The primary focus of this post is to demonstrate how to trigger an AWS Lambda function when a new object is placed into an S3 bucket. The following post will demonstrate how to use a Lambda function to create a tweet when a new post is available. This was a larger topic than I originally intended so I will separate it into two parts.
Serverless architecture/computing seems to be a fairly buzzword-worthy topic today. In this post, I’m going to begin to demonstrate how to use this technology to improve your software delivery. Before doing that, if you’re not familiar with serverless architecture/computing, I’ll do my best to give a brief overview.
Serverless computing is a way to execute code without having to maintain servers yourself; the cloud provider is maintaining those resources and you’re submitting jobs to them that will run based on your criteria. This can be event driven or time-based, it’s up to you. There are several commercial providers of this type of service and they include AWS Lambda (used here) and Azure Functions. This is just another way to help deliver your product or project without having to maintain your own servers, whether they are in the cloud or on premises.
As we build our site and business, we are striving to maintain a constructive social media presence. To that end, we want to notify our clients and anyone else interested when a new post is available. There are several ways to do that but we decided to start with automating our tweets. We didn’t want to create an application and run a container or compute instance just to do this task so we decided to create a Lambda function. Because we use S3 to host our site, we have the ability to generate events when actions are performed on the bucket.
When a new post is uploaded to S3, an event is created that notifies a Lambda function directly. We could have chosen to use Simple Notification Service (SNS) but instead chose to directly notify the Lambda function. Plus, we can add that later when needed.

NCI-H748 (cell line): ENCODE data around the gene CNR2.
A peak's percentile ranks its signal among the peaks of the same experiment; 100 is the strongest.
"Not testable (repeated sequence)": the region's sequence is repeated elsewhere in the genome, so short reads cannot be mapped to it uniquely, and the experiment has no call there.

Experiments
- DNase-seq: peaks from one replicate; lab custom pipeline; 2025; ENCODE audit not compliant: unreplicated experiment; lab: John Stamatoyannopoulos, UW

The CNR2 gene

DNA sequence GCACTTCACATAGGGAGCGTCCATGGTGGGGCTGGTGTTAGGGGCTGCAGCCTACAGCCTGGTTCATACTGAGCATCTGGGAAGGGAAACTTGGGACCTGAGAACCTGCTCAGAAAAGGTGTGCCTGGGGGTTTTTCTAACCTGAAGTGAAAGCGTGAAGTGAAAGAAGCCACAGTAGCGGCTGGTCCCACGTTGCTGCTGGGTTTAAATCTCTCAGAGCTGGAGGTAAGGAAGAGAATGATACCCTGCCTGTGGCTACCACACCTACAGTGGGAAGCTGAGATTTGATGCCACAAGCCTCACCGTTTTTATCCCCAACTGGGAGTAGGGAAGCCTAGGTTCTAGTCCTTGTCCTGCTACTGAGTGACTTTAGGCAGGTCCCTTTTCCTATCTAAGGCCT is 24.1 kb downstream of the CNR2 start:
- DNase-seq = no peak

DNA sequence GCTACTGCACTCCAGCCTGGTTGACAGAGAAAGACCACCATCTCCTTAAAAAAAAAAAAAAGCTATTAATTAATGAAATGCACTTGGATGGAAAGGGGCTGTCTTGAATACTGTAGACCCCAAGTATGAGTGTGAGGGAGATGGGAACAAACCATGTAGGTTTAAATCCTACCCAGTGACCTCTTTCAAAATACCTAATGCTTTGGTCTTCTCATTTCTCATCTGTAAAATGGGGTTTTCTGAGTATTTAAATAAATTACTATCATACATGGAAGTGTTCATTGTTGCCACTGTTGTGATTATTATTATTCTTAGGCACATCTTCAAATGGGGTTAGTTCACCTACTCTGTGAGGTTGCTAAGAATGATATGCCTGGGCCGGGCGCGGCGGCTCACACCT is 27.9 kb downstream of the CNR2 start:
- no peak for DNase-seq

If you look closely at the event structure that is linked to above, you can see there is detailed information provided; we know exactly what was added and don’t need to query S3 and somehow determine what post is new because that event object will be provided to the function at runtime.
Below is an example of how to create an event. This was created in the Events section in the Properties tab of the bucket that holds the site. Amazon provides a tutorial on how to accomplish this as well so be sure to review that for details.
Once an event is received, the Lambda function will execute, but only when it receives that event notification. This means you won’t be consuming resources (consequently you won’t be paying for resources) the rest of the time like you would if you were maintaining the service yourself.
At this point we could update a database, write to a topic or queue to be consumed by other services, or as mentioned above, send a tweet. Admittedly this is a simple use case but the idea of serverless computing can even be extended much further to things like web servers. Zappa is an example of a project to do just that.
In the next post, we’ll review the Lambda setup and the function itself. Thanks for reading and be sure to follow us on Twitter
or subscribe. Well, no subscriptions yet. We will need more event handlers for that.